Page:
“My grandfather beat my father and his brothers and his mom. My dad quit school and worked three jobs to save money without telling anyone. When he had enough money, after like 2-3 years of doing that, he moved him, his mom and his brothers out of the house in the middle of the night when his dad was out drinking, never to return. The guy was pissed, to the point he somehow tracked down my dad at work (it was some factory job where he’d gotten my grandmother a job as well). Anyways, he entered the building with an axe and proceeded to try to kill my dad, who apparently was able to defend himself and my grandmother somehow. Not sure why he wasn’t arrested but he came back with a loaded weapon on another day and waited in the parking lot since they had his picture at the factory and were told to keep him out. Luckily my dad wasn’t working that day. For whatever reason, he decided to kill himself instead. There was some note on him about how much he hated my dad for ruining his life and he was sure they’d see each other in Hell after he took them both there.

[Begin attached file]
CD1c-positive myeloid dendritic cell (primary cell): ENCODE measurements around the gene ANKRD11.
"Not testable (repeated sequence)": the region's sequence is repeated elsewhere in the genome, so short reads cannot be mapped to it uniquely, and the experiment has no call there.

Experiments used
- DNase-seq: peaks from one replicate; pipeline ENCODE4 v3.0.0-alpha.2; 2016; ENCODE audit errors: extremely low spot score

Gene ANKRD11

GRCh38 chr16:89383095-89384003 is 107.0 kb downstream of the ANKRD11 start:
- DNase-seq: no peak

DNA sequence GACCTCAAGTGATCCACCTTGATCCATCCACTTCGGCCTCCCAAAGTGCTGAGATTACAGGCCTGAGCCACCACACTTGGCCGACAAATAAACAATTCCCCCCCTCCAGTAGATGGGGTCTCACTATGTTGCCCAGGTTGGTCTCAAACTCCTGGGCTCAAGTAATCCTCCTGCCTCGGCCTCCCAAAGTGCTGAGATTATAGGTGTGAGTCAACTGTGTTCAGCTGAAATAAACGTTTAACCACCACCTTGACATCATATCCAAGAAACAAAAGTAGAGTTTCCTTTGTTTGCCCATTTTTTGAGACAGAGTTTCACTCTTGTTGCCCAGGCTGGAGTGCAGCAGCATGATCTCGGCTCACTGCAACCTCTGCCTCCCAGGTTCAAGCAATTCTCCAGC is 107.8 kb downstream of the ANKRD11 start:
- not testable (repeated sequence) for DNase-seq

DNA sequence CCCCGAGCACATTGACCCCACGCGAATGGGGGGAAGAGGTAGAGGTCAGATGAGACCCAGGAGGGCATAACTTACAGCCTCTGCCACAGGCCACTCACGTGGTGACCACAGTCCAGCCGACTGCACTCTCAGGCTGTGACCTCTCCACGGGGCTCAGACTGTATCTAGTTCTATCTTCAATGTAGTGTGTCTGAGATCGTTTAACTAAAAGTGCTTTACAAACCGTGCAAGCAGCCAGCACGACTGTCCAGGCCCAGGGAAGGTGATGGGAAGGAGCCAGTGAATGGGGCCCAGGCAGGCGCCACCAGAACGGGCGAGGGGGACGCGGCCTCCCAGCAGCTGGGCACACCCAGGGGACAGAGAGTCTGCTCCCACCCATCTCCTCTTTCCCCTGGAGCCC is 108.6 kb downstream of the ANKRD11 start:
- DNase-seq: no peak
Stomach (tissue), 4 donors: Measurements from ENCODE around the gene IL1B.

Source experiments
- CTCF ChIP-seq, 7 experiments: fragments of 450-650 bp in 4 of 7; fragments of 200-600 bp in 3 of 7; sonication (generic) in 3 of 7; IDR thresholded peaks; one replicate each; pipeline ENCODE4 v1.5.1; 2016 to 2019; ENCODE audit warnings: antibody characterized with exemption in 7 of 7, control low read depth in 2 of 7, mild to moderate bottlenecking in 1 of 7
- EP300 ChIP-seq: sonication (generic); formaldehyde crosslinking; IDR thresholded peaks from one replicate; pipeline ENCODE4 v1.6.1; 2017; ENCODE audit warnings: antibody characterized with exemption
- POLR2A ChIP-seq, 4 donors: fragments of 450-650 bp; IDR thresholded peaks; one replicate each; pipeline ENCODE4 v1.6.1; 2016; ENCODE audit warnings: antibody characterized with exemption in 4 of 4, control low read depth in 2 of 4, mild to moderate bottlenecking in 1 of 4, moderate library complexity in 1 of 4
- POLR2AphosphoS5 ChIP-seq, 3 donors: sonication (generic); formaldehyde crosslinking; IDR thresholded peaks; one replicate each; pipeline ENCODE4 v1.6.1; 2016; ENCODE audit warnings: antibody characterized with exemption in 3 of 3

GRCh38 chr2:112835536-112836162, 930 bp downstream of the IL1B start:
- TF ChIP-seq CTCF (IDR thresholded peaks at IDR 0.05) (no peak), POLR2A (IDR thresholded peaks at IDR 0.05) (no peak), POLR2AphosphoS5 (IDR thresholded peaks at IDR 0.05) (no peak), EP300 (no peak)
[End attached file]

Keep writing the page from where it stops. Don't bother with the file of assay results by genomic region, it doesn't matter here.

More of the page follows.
He was around 18 or 19 when this all happened, his brothers were 5 and 10 years younger, so like 13 and 8. They know my dad ‘took them away’ and they knew their dad killed himself, but they were never told the other stuff about him tracking them down, etc, so my dad just carried all that for them all.